“Your job is now much more difficult.”
I was at a national gathering of mission leaders from North America and the speaker was sharing what he was hearing from pastors and leaders across the Middle East after the US led invasion of Iraq. Because of our actions he said, Christians were in for an increase in persecution and the credibility of US missionaries was being called into question.
Because of the near total approval of the evangelical church for the actions of the Bush Administration in the aftermath of 9/11. The attacks on Afghanistan were understood by many in the world, but the escalation of violence in the Middle East to include Iraq was not. The speaker was not passing judgement on what we were doing. He was simply stating the facts as he understood them from his travels in the field.
Those were hard words for many in that audience to hear back then.
I’ve thought a lot about those words the last few days as I have reflected on the recent elections here in the US. I hope our job has become just more difficult. Because more difficult is way better than next to impossible.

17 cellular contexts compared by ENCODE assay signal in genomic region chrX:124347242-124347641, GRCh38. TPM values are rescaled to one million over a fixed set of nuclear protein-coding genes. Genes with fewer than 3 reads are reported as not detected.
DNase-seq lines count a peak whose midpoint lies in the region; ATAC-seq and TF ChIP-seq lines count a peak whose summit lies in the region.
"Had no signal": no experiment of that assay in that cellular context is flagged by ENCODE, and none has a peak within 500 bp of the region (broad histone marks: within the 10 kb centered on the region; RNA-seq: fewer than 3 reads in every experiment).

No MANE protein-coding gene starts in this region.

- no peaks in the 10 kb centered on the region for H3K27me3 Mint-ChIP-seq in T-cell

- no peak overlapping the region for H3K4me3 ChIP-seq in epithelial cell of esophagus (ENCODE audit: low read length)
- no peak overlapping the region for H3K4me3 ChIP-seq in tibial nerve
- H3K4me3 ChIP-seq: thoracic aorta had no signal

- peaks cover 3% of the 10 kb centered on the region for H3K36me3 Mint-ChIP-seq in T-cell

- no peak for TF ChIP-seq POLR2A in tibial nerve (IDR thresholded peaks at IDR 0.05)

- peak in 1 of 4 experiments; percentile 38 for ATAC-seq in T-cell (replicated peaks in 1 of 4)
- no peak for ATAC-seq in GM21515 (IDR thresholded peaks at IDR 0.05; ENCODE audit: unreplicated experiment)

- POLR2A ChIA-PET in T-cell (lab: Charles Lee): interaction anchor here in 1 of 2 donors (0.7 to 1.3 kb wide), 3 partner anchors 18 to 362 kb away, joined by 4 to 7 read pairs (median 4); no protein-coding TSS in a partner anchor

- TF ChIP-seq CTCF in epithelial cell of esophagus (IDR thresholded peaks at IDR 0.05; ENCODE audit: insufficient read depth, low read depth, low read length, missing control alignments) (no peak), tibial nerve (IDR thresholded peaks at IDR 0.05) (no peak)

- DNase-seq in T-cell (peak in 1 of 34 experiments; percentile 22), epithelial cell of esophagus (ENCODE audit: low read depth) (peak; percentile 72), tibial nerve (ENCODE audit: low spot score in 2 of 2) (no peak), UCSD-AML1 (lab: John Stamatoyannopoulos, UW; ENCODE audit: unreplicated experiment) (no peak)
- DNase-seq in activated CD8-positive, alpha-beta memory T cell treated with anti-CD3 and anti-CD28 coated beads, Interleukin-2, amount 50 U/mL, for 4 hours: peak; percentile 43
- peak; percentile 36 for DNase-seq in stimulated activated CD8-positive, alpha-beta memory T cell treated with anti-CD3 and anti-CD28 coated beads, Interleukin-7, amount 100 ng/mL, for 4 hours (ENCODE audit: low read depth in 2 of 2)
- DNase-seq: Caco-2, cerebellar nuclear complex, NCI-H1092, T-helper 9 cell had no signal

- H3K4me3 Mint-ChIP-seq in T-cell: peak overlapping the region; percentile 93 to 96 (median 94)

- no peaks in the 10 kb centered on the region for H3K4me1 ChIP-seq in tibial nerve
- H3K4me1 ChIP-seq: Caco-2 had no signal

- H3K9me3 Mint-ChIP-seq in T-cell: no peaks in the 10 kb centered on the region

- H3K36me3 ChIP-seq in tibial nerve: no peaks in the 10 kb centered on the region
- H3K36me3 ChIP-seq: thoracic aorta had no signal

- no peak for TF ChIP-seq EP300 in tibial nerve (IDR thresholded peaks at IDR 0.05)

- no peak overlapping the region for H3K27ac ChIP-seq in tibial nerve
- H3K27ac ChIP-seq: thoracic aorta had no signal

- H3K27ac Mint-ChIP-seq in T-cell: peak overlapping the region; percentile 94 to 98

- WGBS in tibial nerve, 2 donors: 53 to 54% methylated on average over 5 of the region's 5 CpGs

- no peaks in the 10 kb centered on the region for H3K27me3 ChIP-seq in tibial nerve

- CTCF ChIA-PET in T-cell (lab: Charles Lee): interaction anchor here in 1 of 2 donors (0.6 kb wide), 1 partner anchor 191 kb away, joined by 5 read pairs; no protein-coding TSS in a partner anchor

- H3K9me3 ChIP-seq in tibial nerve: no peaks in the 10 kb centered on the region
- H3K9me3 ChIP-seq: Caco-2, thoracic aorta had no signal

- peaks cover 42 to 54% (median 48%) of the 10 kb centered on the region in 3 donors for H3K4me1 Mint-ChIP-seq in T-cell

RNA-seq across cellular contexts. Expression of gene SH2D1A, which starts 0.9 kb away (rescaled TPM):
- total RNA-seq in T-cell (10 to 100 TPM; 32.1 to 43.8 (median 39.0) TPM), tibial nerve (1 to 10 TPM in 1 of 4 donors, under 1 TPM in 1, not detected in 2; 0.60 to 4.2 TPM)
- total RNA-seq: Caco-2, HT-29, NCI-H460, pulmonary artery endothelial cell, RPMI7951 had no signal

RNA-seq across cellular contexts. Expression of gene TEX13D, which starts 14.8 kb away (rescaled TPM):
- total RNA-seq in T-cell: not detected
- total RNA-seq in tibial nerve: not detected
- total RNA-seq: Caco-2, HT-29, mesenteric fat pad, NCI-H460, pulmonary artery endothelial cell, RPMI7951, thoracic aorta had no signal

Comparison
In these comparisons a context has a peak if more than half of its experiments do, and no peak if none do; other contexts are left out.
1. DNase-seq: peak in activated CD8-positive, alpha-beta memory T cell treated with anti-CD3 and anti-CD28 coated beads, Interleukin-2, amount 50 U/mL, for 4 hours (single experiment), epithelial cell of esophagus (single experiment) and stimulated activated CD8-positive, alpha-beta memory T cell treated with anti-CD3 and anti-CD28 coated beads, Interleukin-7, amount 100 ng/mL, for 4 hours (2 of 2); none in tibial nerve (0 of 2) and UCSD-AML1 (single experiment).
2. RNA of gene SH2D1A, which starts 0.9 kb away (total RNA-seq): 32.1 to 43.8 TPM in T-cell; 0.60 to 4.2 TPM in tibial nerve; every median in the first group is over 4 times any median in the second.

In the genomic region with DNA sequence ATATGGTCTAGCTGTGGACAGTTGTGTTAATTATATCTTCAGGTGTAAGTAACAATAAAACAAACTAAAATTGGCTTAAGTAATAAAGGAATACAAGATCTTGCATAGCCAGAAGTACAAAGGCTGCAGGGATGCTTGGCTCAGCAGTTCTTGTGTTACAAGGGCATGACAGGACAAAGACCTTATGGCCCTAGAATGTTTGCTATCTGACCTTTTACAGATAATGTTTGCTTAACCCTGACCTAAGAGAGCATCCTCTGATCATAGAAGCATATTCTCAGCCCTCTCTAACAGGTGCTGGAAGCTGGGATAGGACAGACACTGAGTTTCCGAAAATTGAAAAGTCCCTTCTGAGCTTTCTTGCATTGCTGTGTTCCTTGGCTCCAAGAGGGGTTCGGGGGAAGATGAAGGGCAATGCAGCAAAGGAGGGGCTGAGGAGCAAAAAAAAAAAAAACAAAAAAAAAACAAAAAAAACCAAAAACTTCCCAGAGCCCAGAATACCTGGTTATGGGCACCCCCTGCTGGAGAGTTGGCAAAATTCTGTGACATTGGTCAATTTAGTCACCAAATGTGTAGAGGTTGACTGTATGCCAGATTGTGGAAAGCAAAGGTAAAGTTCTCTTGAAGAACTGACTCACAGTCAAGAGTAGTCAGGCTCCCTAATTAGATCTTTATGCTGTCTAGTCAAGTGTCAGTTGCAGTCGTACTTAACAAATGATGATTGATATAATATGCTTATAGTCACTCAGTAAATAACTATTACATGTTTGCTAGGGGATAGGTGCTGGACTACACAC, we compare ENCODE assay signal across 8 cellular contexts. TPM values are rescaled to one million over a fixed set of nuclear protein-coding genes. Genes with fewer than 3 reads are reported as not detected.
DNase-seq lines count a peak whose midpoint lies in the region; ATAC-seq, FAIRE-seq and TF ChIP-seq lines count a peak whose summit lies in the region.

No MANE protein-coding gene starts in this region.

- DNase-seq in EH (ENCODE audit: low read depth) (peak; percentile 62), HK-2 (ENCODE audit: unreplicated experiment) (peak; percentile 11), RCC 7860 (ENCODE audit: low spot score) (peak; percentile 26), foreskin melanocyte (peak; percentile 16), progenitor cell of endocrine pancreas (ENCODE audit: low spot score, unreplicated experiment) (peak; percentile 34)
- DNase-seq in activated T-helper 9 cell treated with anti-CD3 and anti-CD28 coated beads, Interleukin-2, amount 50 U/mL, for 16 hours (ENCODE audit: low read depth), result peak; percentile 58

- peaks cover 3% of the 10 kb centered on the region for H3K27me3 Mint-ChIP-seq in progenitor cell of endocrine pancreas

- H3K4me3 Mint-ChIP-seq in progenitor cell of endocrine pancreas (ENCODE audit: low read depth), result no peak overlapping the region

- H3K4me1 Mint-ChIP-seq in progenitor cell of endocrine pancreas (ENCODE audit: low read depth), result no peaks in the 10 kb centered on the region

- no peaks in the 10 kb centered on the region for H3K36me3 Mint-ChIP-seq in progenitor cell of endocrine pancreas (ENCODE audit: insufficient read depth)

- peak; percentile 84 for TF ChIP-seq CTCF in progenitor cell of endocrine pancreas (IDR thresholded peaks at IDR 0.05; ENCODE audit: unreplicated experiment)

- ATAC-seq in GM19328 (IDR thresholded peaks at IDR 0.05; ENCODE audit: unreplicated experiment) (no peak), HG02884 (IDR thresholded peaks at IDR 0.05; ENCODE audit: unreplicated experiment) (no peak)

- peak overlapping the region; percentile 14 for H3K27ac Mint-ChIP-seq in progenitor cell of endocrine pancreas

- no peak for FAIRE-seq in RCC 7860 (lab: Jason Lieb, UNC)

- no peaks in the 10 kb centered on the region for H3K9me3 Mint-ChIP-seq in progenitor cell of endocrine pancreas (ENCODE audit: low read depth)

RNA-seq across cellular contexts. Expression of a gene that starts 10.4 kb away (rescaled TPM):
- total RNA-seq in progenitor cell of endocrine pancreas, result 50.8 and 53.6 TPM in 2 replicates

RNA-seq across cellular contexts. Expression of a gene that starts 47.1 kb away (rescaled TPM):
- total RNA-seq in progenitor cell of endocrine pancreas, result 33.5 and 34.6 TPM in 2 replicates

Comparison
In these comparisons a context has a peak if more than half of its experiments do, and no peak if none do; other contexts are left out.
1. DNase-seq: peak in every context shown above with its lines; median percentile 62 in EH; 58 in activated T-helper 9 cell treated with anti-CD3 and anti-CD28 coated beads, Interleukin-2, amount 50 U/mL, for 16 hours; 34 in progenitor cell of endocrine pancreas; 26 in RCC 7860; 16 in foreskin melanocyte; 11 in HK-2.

The numbers are stunning. 81% of white evangelical voters chose Donald Trump. As that sinks in, take a moment to read how Yolanda Pierce put it in her recent article at Religion Dispatches…
Last week I watched as 81 percent of [voting] white evangelicals and born-again Christians voted for someone who, on tape, mocked a journalist with disabilities, and who, also on tape, lied about mocking that journalist.
I watched as 81 percent of [voting] white evangelicals and born-again Christians voted for someone who admitted to sexually assaulting women and gleefully affirming that he would face no consequences for doing so.
I watched as 81 percent of [voting] white evangelicals and born-again Christians dismissed his affairs, adultery, multiple marriages, participation in porn subculture, refusals to release his tax returns, failure to donate to charities to which he promised money, mockery of his own supporters (including their wives and parents), participation in racist lies about President Obama, stereotyping of African Americans, Mexican Americans and Muslims–and still voted for him.